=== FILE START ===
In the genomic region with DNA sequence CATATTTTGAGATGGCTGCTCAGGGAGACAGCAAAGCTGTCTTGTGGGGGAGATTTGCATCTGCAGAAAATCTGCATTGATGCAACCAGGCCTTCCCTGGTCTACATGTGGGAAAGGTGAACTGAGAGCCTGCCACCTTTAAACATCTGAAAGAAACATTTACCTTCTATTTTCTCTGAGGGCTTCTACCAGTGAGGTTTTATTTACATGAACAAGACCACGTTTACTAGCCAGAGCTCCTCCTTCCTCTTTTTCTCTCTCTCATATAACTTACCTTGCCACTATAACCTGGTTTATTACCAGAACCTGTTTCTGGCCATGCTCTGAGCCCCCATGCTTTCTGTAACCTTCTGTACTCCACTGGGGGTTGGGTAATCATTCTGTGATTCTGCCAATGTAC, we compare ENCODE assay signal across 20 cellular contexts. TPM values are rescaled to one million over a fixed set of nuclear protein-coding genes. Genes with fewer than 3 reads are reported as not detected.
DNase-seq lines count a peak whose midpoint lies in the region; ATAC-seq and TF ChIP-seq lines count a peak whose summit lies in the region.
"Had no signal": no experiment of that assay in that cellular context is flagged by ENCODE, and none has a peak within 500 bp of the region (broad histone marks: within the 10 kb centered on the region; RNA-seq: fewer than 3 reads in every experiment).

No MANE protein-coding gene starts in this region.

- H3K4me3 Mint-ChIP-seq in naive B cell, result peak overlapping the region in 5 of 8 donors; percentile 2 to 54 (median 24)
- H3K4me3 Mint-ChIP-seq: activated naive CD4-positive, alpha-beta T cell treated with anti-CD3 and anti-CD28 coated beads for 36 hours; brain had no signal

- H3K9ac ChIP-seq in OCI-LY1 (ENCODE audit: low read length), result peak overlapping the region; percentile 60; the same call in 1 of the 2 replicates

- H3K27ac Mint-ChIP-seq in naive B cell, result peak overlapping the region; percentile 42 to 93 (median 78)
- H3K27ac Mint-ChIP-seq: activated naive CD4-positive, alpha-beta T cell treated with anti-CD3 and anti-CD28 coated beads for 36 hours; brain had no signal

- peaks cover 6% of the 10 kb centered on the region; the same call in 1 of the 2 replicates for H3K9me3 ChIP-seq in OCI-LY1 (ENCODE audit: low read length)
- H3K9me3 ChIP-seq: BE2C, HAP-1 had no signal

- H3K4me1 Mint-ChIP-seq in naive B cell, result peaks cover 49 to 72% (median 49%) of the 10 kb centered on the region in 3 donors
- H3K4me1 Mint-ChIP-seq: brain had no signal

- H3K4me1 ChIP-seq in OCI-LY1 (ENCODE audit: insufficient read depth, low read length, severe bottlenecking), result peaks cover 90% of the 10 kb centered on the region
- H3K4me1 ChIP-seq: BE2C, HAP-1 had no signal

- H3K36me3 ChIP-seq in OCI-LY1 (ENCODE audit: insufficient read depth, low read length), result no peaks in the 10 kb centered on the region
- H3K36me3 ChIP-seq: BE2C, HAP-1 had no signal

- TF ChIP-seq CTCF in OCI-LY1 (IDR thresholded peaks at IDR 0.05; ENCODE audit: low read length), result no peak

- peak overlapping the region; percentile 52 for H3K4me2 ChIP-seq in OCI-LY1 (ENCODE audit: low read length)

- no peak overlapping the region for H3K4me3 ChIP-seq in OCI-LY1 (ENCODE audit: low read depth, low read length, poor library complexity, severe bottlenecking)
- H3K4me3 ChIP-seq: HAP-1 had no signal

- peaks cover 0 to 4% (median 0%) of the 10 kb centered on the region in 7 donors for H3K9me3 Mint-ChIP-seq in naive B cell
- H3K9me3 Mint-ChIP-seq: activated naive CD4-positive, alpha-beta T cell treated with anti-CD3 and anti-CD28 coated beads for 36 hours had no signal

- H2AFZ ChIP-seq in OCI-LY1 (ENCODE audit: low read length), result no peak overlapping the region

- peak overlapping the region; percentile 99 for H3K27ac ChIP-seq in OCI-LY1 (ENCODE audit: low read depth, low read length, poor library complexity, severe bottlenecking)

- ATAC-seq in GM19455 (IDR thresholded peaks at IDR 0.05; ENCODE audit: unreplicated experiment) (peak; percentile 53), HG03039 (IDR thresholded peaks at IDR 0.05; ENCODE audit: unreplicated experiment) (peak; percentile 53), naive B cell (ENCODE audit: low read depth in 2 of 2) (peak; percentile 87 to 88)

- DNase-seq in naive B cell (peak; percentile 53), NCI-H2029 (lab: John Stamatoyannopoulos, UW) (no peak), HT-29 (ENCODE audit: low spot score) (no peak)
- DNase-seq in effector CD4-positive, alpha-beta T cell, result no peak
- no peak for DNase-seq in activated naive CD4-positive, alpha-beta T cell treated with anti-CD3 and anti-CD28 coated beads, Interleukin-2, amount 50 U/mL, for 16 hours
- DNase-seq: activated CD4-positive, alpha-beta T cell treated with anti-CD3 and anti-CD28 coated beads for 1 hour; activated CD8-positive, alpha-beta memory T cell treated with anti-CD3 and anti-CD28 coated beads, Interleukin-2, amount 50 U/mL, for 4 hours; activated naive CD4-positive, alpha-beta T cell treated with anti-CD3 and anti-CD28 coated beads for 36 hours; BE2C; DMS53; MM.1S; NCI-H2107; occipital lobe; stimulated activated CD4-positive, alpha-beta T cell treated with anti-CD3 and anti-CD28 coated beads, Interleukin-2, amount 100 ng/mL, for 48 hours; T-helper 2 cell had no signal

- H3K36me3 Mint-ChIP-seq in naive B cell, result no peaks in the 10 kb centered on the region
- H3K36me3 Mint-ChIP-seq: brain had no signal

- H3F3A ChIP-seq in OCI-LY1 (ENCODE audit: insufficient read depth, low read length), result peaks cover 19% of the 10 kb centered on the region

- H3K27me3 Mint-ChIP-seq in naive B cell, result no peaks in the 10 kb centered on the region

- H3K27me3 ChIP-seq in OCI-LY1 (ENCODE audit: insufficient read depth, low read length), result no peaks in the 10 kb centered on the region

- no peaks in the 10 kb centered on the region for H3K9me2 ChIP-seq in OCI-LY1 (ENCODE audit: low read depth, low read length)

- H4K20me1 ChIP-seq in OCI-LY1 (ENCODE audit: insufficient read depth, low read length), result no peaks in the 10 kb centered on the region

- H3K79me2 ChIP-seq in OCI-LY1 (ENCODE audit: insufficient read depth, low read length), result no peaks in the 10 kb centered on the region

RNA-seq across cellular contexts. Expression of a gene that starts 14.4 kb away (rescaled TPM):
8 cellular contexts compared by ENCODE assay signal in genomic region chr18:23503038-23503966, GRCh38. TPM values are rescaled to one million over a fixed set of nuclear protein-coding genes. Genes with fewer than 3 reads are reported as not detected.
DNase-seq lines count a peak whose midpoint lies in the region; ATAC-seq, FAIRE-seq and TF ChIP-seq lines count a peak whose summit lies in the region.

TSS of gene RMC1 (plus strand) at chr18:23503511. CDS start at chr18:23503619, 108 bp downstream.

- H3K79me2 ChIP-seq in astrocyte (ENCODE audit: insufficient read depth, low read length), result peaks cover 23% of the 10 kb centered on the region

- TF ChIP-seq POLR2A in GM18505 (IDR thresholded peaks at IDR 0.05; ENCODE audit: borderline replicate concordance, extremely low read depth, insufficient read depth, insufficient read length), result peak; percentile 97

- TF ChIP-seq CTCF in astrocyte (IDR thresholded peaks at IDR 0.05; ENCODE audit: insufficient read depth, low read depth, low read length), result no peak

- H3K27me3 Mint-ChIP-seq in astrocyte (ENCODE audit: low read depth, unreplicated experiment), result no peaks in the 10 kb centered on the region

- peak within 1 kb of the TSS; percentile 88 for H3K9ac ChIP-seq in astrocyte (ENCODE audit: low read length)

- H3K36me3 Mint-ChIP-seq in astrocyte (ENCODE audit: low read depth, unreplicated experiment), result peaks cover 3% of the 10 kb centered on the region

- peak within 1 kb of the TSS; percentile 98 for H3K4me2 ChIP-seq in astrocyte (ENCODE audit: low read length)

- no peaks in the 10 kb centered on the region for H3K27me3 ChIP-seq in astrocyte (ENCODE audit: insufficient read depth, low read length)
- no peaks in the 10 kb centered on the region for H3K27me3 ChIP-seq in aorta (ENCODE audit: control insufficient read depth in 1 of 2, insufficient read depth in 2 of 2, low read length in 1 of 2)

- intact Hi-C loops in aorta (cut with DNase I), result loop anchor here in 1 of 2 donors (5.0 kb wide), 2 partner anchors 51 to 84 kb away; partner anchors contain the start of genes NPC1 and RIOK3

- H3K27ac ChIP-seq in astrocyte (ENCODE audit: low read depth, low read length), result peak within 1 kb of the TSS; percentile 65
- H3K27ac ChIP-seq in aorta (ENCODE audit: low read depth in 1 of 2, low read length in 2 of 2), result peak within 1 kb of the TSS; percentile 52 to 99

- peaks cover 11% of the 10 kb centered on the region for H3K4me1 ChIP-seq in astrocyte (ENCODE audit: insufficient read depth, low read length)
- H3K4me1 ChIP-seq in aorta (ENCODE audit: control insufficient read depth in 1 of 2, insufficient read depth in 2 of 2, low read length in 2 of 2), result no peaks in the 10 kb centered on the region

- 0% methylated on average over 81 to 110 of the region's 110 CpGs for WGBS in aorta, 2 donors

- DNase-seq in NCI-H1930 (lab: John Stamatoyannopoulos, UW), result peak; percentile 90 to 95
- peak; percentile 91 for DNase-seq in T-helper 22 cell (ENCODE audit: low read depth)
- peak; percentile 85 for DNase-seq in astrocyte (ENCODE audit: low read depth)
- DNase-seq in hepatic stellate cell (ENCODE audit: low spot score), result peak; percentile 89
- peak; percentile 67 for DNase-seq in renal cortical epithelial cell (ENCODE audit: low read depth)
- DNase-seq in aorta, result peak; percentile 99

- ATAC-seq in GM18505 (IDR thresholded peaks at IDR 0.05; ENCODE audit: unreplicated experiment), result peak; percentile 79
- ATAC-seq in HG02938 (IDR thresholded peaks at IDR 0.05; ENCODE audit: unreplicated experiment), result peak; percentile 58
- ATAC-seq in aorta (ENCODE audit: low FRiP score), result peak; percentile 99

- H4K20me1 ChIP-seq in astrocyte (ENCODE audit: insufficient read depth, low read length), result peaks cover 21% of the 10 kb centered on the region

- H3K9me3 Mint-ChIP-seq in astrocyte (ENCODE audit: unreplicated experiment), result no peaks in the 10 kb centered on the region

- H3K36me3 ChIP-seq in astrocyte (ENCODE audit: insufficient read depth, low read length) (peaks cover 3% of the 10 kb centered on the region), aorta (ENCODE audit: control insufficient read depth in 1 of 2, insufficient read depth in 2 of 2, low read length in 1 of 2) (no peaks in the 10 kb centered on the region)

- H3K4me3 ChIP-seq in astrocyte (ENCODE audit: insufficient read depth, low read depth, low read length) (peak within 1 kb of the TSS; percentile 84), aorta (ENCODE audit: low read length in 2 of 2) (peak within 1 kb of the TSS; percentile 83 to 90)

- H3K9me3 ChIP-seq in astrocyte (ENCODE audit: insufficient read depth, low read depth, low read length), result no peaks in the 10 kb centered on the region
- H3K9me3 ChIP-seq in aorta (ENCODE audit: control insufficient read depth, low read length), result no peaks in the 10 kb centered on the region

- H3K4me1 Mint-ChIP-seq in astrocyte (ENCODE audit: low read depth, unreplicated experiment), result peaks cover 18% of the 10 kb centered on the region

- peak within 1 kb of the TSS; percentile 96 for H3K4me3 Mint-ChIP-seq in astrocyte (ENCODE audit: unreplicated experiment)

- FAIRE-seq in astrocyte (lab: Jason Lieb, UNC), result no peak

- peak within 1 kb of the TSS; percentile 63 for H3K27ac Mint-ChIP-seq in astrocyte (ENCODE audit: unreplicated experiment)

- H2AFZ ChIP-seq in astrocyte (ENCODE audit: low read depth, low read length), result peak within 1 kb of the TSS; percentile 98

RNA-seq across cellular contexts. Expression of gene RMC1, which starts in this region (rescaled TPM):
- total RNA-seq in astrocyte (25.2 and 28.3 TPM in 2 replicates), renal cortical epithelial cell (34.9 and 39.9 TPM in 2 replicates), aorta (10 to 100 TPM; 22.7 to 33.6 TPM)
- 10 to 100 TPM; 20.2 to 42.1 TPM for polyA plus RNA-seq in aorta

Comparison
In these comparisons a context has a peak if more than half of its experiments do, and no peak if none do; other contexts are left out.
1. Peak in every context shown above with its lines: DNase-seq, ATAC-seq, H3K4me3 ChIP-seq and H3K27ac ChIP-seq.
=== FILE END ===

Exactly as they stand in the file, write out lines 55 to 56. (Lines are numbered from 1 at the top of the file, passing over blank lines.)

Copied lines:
- peaks cover 11% of the 10 kb centered on the region for H3K4me1 ChIP-seq in astrocyte (ENCODE audit: insufficient read depth, low read length)
- H3K4me1 ChIP-seq in aorta (ENCODE audit: control insufficient read depth in 1 of 2, insufficient read depth in 2 of 2, low read length in 2 of 2), result no peaks in the 10 kb centered on the region